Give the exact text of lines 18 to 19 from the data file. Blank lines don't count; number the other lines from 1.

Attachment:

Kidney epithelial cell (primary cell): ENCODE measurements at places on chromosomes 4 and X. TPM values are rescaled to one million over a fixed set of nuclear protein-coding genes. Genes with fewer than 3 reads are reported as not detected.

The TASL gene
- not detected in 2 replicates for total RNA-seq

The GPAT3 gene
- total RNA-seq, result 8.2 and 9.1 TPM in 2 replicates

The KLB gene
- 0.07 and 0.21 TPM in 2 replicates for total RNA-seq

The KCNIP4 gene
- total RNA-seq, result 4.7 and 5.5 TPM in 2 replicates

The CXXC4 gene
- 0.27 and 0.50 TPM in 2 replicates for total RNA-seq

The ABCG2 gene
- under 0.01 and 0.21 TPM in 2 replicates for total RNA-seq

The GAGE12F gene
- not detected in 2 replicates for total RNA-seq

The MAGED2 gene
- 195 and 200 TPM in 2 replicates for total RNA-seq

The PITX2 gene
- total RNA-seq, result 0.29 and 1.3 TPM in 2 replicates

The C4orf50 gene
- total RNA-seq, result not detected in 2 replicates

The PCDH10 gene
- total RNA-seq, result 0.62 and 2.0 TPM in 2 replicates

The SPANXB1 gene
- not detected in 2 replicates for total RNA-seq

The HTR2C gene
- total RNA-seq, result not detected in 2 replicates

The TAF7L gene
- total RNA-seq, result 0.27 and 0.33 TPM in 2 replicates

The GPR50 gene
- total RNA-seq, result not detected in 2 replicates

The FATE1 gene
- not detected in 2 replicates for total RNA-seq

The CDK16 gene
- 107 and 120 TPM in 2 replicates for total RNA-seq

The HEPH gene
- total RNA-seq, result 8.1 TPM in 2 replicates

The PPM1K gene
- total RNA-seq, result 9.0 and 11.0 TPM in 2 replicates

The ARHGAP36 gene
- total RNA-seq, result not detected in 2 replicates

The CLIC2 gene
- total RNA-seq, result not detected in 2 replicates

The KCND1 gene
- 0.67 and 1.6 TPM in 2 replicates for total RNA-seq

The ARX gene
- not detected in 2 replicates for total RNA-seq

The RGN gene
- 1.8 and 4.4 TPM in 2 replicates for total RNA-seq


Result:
The PITX2 gene
- total RNA-seq, result 0.29 and 1.3 TPM in 2 replicates